Images by Date
Images by Category
Solar System
Stars
White Dwarfs
Supernovas
Neutron Stars
Black Holes
Milky Way Galaxy
Normal Galaxies
Quasars
Galaxy Clusters
Cosmology/Deep Field
Miscellaneous
Images by Interest
Space Scoop for Kids
4K JPG
Multiwavelength
Sky Map
Constellations
3D Wall
Photo Blog
Top Rated Images
Image Handouts
Desktops
High Res Prints
Fits Files
Image Tutorials
Photo Album Tutorial
False Color
Cosmic Distance
Look-Back Time
Scale & Distance
Angular Measurement
Images & Processing
AVM/Metadata
Getting Hard Copies
Image Use Policy
Web Shortcuts
Chandra Blog
RSS Feed
Chronicle
Email Newsletter
News & Noteworthy
Image Use Policy
Questions & Answers
Glossary of Terms
Download Guide
Get Adobe Reader
Where is the Universe Hiding its Missing Mass? Animations
A Tour of Where is the Universe Hiding its Missing Mass?
(Credit: NASA/CXC/A. Hobart)
[Runtime: 03:09]

With closed-captions (at YouTube)

Astronomers have spent decades looking for something that sounds like it would be hard to miss: about a third of the "normal" matter in the Universe. New results from NASA's Chandra X-ray Observatory may have helped them locate this elusive expanse of missing matter.

From independent, well-established observations, scientists have confidently calculated how much normal matter — meaning hydrogen, helium and other elements — existed soon after the Big Bang. In the time between the first few minutes and the first billion years or so, much of the normal matter made its way into gas and objects such as stars and planets, observed in the present-day Universe.

The problem is that when astronomers add up the mass of all the normal matter in the present-day Universe about a third of it can't be found. (This missing matter is distinct from the still-mysterious dark matter.)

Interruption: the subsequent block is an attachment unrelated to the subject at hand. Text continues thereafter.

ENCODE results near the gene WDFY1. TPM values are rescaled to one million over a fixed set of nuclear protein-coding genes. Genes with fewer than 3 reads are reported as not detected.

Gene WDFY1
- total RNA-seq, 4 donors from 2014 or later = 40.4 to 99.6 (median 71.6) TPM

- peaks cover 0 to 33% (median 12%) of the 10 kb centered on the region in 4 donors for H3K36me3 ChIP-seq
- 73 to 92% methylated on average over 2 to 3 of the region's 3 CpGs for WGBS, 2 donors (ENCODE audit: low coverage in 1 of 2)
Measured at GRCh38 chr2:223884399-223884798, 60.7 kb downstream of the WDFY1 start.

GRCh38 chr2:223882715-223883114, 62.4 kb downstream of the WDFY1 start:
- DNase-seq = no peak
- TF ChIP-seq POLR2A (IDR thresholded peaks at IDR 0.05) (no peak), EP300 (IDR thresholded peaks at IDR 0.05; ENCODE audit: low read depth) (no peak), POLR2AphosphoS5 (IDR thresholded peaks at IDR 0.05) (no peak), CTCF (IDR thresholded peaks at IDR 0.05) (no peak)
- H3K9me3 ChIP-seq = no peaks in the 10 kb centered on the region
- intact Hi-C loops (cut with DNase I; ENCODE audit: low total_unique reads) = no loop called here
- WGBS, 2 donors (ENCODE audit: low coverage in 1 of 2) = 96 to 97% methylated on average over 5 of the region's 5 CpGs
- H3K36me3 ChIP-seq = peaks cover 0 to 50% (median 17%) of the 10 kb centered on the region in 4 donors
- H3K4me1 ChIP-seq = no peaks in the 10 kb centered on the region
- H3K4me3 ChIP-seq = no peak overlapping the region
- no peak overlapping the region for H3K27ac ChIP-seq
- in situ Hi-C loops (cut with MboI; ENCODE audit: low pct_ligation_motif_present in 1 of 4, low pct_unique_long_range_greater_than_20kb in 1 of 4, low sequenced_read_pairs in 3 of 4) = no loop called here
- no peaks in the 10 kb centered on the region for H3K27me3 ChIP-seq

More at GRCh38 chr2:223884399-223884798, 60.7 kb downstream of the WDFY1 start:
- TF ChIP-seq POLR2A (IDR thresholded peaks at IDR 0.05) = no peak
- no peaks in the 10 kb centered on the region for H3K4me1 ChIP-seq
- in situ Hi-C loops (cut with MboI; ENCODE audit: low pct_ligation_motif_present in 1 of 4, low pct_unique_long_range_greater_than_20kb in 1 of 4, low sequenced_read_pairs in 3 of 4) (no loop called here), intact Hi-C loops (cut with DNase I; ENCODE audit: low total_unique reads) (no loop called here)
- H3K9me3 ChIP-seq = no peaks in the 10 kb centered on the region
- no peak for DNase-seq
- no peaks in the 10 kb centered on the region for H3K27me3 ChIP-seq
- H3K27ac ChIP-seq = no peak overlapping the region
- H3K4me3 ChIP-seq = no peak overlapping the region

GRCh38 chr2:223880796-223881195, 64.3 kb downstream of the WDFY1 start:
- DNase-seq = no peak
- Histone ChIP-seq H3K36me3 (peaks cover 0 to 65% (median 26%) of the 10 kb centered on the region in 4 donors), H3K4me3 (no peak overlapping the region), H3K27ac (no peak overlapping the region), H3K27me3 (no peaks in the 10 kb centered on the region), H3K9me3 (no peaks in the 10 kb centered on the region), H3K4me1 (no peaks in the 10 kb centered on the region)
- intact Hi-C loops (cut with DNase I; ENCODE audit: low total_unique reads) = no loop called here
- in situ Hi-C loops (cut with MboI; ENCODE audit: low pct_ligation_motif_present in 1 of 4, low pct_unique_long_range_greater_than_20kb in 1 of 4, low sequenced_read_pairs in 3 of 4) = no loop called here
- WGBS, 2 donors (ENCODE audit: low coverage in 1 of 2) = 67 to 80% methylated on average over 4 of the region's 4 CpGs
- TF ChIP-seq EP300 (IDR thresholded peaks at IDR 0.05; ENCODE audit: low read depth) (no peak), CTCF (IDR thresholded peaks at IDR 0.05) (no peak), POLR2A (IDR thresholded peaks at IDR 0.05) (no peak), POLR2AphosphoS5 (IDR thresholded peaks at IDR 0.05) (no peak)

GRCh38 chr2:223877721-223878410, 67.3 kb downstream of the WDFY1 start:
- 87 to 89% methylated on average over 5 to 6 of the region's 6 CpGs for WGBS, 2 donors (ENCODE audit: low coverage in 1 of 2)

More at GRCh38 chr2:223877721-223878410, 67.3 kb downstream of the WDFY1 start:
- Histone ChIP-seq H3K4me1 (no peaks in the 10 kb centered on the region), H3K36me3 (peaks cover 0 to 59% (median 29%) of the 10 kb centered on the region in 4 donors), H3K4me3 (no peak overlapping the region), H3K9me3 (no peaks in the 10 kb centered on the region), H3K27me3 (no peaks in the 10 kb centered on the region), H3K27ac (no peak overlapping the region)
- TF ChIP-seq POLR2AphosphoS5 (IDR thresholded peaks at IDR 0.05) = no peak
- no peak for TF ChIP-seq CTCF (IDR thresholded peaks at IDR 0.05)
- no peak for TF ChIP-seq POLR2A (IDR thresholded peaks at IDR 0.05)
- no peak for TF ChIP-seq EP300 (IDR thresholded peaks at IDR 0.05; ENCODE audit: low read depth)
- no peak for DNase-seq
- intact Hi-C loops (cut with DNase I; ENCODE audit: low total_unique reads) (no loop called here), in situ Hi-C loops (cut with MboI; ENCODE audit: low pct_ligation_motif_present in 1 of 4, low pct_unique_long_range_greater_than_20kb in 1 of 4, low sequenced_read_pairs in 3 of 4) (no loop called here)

One idea is that the missing mass gathered into gigantic strands or filaments of warm (that is, temperature less than 100,000 Kelvin) gas and hot (as in hotter than 100,000 Kelvin) gas in intergalactic space. These filaments are known by astronomers as the "warm-hot intergalactic medium" or WHIM. They are invisible to optical light telescopes, but some of the warm gas in filaments has been detected in ultraviolet light.

Using a new technique, researchers have found new and strong evidence for the hot component of the WHIM based on data from Chandra and other telescopes. They used Chandra to look for and study filaments of warm gas lying along the path to a quasar, a bright source of X-rays powered by a rapidly growing supermassive black hole. This quasar is located about 3.4 billion light years from Earth.

Their work revealed an absorption line from oxygen expected to be present in a gas with a temperature of about one million Kelvin. By extrapolating from these observations of oxygen to the full set of elements, and from the observed region to the local Universe, the researchers report they can account for the complete amount of missing matter.

If this result is confirmed, one of the biggest puzzles in modern astrophysics could be solved.


A Quick Look at Where is the Universe Hiding its Missing Mass?
(Credit: NASA/CXC/A. Hobart)
[Runtime: 1:08]

The Universe has a problem — or at least the astronomers who study it do.

Scientists cannot account for about a third of the "normal" matter that they think was created shortly after the Big Bang.

Normal matter includes hydrogen, helium, and other elements that make up everything from planets to stars to galaxies (but not dark matter).

One place this "missing mass" might have ended up is giant strands of superheated gas known by astronomers as the WHIM.

A team of researchers has used data from NASA's Chandra X-ray Observatory to look for signatures of the WHIM in X-rays from a distant quasar.

Their work, which uses a new technique, suggests that they have found evidence for multiple pieces of the WHIM.

If this result is confirmed by other observations, a long-standing mystery in astrophysics could be finally solved.




Return to Where is the Universe Hiding its Missing Mass? (February 14, 2019)